Une histoire d'eau, Jean-Luc Godard & François Truffaut
Charlotte et Véronique, ou Tous les garçons s'appellent Patrick, Jean-Luc Godard, Francia, 1959, 21'
This slight but jaunty, gentle and charming 1957 short was Godard's first 35mm fiction film, Shot in and around the Jardin du Luxembourg, it tells the story of student flatmates Charlotte (Anne Colette) and Véronique (Nicole Berger) who are successively picked up by raffish boy-about-town Partrick (Jean-Claude Brialy). Produced by Pierre Braunberger and directed by Godard's from a script by Eric Rhomer, it is notable primarily for the legion cultural references that would become a Godardian trademark: the copies of Cahiers du cinéma and Hegel's Aesthetics we see, the posters of James Dean and Piccaso in the girls' flat, the copy of Arts magazine visible in a café scene (with its headline from Truffaut's article "The French Cinema is Dying Under False Legends), the "Mizoguchi-Kurosawa" one-liner Patrick uses on Charlotte. 'Real' life's there too: Véronique was the name of Godard's sister, Collet was Godard's girlfriend at the time, Berger was the producer's daughter.
Charlotte et son Jules, Jean-Luc Godard, Francia, 1960, 13'
Shot in Godard's Spartan hotel room on Rue de Rennes with film stock donated by Claude Chabrol, this comic bagatelle was envisaged as a gender-reversed homage to Jean Cocteau's Le Bel indifférent (1957) – the one-act play Cocteau wrote for Edith Piaf during the war. Orphée it ain't but it might have easily been titled La Belle et la Bête. Jean-Paul Belmondo's Jules is a self-centered misogynist who scolds and upbraids Anne Collette's Charlotte before weeping at losing her (he assumes she's returned to him but she's only popped back for her toothbrush). Jules is a writer who despises cinema almost as much as he despises his girlfriend: "You really want to go into the cinema. There's twelve thousand other blokes you're going to have to sleep with . . . What's the cinema? A big-head making grimaces in a small room. The cinema is an illusory art. The novel, painting, ok, but not the cinema. Everyone'll tell you you're nuts but you'll never listen. Result: you're the only girl in Paris who anybody can have for free." One of Jules' few noteworthy observations is: "Behind a woman's face, one sees her soul." Just as Truffaut had been detained making Les quatre cents coups, Belmondo was drafted for military service halfway through Chalotte et son Jules so Godard voiced his dialogue himself. As in the two earlier shorts, Pierre Braunberger (whom Godard would later call "a dirty jew") is the Producer and Michel Latouche is Director of Photography. Belmondo's character is called 'Jean' in this dry run for the bedroom scene in À bout de souffle in which he spars with Jean Seberg.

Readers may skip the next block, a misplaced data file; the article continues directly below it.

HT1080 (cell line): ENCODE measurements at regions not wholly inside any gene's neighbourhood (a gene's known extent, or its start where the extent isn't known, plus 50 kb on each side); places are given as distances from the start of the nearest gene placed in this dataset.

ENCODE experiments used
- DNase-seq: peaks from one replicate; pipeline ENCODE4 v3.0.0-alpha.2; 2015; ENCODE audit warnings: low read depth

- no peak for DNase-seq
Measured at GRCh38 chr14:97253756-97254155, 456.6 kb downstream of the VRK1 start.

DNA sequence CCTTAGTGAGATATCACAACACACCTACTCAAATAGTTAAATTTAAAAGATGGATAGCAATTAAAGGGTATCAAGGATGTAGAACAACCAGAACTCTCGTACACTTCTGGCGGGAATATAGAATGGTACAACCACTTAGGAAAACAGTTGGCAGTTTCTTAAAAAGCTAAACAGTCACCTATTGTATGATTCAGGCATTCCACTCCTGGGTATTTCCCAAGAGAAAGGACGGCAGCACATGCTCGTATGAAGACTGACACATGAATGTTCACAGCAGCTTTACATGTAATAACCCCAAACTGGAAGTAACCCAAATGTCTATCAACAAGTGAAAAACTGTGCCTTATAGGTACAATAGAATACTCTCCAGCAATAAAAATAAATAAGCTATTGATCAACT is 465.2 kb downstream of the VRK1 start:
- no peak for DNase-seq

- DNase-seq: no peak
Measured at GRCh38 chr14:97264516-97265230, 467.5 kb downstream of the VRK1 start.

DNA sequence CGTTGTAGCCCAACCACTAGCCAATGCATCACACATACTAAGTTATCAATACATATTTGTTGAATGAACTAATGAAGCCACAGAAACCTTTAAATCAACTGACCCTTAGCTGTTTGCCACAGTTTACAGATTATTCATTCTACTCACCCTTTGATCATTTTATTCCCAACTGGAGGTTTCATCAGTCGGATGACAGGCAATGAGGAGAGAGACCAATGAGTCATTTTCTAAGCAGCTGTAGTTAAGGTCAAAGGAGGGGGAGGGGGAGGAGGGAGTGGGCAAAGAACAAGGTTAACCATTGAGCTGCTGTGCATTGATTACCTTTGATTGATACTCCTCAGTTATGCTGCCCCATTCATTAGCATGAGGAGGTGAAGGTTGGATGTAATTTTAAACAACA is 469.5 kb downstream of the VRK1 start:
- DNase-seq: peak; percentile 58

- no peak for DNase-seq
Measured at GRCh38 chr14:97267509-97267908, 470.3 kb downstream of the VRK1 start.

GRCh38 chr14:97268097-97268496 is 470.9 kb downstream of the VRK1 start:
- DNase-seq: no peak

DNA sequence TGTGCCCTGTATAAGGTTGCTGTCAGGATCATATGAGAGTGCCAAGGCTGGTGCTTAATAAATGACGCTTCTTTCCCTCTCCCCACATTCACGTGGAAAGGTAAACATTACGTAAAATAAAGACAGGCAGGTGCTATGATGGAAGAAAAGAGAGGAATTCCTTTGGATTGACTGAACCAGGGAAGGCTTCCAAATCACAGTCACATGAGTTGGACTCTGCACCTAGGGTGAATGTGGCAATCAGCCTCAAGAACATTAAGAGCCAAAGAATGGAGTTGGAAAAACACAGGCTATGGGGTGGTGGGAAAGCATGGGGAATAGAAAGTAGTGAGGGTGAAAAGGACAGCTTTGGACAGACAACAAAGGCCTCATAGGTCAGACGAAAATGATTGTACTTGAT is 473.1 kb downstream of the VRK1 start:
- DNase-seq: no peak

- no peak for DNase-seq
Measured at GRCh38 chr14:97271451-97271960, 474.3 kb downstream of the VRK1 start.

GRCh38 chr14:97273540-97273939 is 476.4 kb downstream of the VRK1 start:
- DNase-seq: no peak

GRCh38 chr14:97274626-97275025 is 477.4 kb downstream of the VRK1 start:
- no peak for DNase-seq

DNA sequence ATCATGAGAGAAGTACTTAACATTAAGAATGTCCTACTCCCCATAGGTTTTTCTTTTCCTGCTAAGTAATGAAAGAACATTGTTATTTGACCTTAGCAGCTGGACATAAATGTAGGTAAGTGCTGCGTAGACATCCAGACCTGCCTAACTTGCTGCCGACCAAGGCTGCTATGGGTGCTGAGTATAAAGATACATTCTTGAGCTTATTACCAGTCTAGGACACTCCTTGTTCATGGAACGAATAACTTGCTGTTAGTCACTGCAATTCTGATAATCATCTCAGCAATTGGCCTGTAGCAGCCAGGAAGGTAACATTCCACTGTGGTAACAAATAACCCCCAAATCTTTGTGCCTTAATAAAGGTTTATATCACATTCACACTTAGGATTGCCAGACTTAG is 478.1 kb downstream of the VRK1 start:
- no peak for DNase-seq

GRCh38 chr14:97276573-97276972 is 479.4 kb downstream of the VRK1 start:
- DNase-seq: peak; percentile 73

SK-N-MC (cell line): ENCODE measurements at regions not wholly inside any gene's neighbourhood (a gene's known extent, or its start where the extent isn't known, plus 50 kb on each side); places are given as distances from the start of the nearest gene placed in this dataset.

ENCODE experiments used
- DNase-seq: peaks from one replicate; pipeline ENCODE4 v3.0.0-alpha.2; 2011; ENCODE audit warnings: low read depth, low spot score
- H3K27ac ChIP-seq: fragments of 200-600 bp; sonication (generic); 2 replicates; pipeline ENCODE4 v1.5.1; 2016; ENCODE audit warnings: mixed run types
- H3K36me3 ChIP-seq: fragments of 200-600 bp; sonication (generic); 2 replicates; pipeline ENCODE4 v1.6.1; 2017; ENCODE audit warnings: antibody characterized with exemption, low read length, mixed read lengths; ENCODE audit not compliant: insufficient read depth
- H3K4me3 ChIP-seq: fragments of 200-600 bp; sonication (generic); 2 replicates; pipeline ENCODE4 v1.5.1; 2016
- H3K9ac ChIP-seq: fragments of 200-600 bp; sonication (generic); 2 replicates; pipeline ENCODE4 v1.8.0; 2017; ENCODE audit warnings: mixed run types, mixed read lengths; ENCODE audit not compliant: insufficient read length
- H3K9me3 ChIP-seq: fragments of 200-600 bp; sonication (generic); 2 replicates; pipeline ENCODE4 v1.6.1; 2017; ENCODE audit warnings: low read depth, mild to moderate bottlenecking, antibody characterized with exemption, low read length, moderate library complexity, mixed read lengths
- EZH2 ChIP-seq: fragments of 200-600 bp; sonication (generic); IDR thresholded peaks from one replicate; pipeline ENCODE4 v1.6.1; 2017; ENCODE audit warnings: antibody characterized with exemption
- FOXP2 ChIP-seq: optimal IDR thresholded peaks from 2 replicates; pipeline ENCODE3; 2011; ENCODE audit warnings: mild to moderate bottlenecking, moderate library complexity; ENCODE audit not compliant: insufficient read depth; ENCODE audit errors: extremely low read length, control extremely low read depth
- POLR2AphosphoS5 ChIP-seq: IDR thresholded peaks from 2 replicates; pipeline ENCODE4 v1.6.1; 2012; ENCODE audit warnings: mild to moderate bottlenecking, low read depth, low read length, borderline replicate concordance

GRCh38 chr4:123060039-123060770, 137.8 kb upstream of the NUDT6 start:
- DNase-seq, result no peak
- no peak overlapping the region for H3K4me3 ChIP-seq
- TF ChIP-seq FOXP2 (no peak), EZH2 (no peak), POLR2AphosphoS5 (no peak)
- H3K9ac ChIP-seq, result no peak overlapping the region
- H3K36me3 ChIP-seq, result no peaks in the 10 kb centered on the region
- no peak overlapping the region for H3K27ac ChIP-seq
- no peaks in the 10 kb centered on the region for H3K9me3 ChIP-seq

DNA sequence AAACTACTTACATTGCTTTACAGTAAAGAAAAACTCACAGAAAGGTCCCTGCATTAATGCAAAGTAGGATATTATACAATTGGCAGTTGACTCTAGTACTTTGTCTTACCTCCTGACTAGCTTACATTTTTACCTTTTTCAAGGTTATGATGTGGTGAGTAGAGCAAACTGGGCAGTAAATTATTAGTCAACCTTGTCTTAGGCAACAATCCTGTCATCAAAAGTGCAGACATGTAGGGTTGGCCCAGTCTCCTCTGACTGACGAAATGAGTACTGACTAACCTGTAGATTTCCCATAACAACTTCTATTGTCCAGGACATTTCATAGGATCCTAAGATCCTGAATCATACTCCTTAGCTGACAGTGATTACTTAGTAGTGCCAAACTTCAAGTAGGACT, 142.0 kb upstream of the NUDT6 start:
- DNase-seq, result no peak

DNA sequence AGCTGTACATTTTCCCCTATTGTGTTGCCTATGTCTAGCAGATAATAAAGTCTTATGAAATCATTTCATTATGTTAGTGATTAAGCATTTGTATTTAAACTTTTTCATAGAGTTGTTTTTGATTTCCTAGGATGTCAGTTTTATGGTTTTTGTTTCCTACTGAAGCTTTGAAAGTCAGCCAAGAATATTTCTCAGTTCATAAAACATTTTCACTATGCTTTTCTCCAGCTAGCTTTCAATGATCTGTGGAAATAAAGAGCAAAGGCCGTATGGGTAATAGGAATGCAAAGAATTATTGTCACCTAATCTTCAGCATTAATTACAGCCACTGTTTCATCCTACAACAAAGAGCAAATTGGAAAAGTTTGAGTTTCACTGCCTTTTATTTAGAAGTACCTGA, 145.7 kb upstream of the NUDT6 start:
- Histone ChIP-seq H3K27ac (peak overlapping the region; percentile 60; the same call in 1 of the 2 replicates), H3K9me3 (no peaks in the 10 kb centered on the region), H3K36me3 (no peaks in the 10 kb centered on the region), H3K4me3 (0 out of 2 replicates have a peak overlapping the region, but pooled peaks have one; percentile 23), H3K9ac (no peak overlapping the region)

Une histoire d'eau, Jean-Luc Godard y François Truffaut, 1961, Francia, 18'
If Godard plays fast and loose with Eric Rohmer's script in Charlotte et Véronique, here he makes merry with footage of Jean-Claude Brialy and Caroline Dim (an ex-girlfriend of Godard's) shot by François Truffaut in the aftermath of a deluge that flooded the countryside around Paris. As in the earlier film, Godard makes a tight wee film at speed, on and out of next to nothing. The rudimentary plot of this 1958 short has a 'Girl' (Dim) picked up by a 'Man' (Brialy) as she tries to get to work in Paris. They fall in love along the way. It's full of references, of course: the title is a wordplay on Anne Desclos' erotic novella Histoire d'O and Aragon, Beaudelaire, Chandler, Franju, Goethe, Poe, Petrach are all cited. While Rhomer was displeased about the extensive revisions Godard made to his script, Truffaut was delighted with the use to which Godard put his raw material while he himself was otherwise engaged, making Les quatre cents coups. The voiceover is by Dim and Godard while, on this occasion, the snappy, sassy script is all Godard's work.